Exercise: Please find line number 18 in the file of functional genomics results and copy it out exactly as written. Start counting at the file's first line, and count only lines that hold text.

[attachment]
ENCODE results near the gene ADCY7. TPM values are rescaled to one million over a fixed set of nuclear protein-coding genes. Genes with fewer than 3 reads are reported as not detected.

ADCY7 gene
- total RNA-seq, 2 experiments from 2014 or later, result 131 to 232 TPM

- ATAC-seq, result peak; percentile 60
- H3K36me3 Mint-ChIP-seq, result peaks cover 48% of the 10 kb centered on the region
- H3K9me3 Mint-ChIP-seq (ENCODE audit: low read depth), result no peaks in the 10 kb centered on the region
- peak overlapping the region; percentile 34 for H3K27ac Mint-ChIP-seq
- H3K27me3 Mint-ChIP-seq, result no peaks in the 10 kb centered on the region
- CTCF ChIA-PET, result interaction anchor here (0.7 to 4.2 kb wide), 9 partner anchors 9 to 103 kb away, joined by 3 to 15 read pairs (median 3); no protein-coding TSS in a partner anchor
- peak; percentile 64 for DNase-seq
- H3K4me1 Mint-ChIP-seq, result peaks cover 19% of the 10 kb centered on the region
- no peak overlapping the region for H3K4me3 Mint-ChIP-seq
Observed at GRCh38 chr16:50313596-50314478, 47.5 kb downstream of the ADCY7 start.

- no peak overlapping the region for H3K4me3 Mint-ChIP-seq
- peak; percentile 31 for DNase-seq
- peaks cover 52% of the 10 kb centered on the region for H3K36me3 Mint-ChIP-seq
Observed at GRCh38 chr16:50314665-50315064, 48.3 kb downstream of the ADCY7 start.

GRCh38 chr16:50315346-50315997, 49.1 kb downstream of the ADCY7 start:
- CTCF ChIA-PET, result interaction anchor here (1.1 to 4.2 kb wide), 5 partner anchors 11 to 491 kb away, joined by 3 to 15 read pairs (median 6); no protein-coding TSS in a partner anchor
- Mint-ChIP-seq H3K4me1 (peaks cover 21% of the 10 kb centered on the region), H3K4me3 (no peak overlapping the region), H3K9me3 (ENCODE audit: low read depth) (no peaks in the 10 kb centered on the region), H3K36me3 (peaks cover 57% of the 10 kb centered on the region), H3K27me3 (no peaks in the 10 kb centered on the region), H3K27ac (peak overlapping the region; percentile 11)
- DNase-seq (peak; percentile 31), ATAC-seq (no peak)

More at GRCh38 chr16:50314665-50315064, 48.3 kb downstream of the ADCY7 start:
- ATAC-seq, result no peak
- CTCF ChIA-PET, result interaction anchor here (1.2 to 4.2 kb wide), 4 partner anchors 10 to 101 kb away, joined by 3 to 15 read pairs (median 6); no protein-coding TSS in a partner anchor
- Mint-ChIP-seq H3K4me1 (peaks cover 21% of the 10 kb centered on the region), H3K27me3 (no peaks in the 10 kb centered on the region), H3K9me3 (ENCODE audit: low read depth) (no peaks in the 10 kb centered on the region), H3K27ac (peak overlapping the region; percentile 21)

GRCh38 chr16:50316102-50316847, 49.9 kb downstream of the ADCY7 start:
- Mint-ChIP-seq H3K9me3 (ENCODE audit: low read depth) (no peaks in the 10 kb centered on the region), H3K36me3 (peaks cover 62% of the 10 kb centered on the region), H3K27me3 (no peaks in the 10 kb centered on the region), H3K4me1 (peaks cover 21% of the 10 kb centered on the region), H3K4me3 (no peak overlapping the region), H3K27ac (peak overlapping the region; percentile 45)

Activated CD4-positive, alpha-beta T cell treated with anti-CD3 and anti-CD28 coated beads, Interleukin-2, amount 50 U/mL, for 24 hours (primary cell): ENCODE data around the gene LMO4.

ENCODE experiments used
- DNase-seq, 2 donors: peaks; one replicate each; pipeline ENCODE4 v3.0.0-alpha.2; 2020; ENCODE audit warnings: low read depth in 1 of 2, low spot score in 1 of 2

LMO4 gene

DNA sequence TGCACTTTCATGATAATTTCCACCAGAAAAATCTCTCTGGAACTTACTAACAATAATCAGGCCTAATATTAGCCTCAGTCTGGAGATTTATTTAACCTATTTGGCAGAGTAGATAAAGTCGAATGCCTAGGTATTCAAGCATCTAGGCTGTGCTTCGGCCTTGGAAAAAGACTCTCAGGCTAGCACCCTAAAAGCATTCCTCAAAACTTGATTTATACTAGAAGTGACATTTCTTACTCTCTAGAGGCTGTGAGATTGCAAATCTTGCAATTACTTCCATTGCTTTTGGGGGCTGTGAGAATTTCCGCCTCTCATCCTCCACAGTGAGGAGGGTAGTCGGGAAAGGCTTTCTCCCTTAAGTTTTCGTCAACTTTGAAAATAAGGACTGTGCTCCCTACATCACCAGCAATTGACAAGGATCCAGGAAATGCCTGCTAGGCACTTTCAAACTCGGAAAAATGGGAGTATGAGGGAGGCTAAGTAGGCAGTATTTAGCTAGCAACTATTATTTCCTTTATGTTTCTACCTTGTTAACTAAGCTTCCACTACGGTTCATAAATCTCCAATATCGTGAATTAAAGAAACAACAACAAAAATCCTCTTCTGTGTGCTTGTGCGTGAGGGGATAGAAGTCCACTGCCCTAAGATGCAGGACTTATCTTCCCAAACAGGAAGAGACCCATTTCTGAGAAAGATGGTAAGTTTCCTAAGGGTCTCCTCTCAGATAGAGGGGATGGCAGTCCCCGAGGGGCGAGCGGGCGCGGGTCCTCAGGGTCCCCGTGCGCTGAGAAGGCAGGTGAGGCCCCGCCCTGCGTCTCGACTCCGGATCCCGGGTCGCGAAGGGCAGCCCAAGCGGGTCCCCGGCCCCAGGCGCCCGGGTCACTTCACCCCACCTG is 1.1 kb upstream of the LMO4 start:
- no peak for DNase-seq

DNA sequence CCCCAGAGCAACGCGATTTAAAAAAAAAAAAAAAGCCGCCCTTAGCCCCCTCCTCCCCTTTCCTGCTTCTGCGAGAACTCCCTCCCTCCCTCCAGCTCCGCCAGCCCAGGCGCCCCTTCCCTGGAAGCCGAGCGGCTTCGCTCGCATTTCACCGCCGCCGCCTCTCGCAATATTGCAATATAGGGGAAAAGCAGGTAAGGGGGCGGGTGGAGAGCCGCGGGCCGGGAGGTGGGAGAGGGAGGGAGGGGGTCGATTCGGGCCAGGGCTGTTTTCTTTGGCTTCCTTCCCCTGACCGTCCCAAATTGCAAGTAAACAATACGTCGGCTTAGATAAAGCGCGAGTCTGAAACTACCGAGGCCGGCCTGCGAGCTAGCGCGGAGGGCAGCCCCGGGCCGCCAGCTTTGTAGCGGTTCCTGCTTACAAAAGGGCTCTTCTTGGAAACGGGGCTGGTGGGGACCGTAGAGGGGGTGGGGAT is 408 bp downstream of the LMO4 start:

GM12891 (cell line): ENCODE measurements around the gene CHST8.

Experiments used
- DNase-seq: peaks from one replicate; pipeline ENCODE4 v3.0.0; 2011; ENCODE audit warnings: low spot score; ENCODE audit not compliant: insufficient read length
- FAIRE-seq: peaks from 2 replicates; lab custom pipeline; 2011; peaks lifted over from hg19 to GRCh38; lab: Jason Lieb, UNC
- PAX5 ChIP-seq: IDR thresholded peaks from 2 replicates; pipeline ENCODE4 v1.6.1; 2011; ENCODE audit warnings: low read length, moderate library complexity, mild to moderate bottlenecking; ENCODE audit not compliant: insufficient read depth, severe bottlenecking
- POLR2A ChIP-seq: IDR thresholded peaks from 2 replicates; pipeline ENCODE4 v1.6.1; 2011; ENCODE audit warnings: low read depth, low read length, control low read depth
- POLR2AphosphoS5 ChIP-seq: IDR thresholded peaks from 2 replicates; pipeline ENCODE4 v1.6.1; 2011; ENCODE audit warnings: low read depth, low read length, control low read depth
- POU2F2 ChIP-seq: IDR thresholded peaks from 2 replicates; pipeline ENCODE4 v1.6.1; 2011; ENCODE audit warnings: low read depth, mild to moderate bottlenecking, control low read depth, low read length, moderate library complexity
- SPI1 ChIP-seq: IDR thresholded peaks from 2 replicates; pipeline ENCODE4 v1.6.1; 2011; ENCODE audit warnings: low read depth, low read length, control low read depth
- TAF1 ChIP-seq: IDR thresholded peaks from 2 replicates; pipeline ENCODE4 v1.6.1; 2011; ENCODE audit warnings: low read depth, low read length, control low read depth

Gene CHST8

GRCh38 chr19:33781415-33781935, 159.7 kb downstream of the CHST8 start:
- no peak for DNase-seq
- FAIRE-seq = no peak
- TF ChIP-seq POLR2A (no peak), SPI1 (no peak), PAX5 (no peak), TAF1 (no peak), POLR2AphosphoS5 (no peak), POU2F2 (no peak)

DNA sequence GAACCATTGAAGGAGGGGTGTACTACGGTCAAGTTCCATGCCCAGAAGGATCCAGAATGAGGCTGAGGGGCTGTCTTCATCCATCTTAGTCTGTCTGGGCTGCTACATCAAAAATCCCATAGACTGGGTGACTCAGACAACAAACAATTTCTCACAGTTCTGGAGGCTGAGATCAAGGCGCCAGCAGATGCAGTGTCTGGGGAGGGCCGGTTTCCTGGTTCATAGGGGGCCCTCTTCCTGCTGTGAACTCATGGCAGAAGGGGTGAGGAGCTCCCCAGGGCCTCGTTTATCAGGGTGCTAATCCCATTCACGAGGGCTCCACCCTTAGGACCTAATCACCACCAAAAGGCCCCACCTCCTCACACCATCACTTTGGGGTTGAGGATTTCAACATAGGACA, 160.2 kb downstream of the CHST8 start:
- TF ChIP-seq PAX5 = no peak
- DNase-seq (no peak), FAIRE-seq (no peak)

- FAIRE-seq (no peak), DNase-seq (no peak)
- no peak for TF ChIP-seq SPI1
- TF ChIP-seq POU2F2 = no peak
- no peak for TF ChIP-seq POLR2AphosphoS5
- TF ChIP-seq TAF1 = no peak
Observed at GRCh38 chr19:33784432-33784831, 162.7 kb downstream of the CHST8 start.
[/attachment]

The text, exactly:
GRCh38 chr16:50315346-50315997, 49.1 kb downstream of the ADCY7 start: